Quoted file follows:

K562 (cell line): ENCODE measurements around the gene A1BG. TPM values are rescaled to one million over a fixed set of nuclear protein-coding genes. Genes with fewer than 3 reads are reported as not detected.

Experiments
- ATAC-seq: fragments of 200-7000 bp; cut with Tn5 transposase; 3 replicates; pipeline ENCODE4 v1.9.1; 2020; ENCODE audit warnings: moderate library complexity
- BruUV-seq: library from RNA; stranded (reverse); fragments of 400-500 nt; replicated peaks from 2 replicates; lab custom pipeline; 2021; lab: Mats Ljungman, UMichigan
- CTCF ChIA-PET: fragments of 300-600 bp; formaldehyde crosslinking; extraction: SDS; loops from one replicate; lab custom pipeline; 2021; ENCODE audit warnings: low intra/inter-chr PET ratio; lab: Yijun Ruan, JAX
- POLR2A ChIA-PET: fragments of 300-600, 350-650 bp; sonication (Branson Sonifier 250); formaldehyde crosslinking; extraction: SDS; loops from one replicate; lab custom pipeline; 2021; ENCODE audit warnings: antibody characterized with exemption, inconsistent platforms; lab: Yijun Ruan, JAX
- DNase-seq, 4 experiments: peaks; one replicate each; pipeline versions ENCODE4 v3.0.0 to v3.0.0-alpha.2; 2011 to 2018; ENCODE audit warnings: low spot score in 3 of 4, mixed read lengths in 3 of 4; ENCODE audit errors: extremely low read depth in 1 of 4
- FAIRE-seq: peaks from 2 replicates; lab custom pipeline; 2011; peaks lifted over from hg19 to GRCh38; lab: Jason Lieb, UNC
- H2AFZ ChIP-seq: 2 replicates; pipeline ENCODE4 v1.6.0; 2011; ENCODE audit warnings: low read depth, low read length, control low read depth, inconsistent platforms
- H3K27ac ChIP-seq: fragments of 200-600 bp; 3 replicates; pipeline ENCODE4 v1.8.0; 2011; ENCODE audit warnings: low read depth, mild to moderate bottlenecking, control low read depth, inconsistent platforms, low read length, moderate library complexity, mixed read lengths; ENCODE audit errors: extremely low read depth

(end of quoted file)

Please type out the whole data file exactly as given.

K562 (cell line): ENCODE measurements around the gene A1BG. TPM values are rescaled to one million over a fixed set of nuclear protein-coding genes. Genes with fewer than 3 reads are reported as not detected.

Experiments
- ATAC-seq: fragments of 200-7000 bp; cut with Tn5 transposase; 3 replicates; pipeline ENCODE4 v1.9.1; 2020; ENCODE audit warnings: moderate library complexity
- BruUV-seq: library from RNA; stranded (reverse); fragments of 400-500 nt; replicated peaks from 2 replicates; lab custom pipeline; 2021; lab: Mats Ljungman, UMichigan
- CTCF ChIA-PET: fragments of 300-600 bp; formaldehyde crosslinking; extraction: SDS; loops from one replicate; lab custom pipeline; 2021; ENCODE audit warnings: low intra/inter-chr PET ratio; lab: Yijun Ruan, JAX
- POLR2A ChIA-PET: fragments of 300-600, 350-650 bp; sonication (Branson Sonifier 250); formaldehyde crosslinking; extraction: SDS; loops from one replicate; lab custom pipeline; 2021; ENCODE audit warnings: antibody characterized with exemption, inconsistent platforms; lab: Yijun Ruan, JAX
- DNase-seq, 4 experiments: peaks; one replicate each; pipeline versions ENCODE4 v3.0.0 to v3.0.0-alpha.2; 2011 to 2018; ENCODE audit warnings: low spot score in 3 of 4, mixed read lengths in 3 of 4; ENCODE audit errors: extremely low read depth in 1 of 4
- FAIRE-seq: peaks from 2 replicates; lab custom pipeline; 2011; peaks lifted over from hg19 to GRCh38; lab: Jason Lieb, UNC
- H2AFZ ChIP-seq: 2 replicates; pipeline ENCODE4 v1.6.0; 2011; ENCODE audit warnings: low read depth, low read length, control low read depth, inconsistent platforms
- H3K27ac ChIP-seq: fragments of 200-600 bp; 3 replicates; pipeline ENCODE4 v1.8.0; 2011; ENCODE audit warnings: low read depth, mild to moderate bottlenecking, control low read depth, inconsistent platforms, low read length, moderate library complexity, mixed read lengths; ENCODE audit errors: extremely low read depth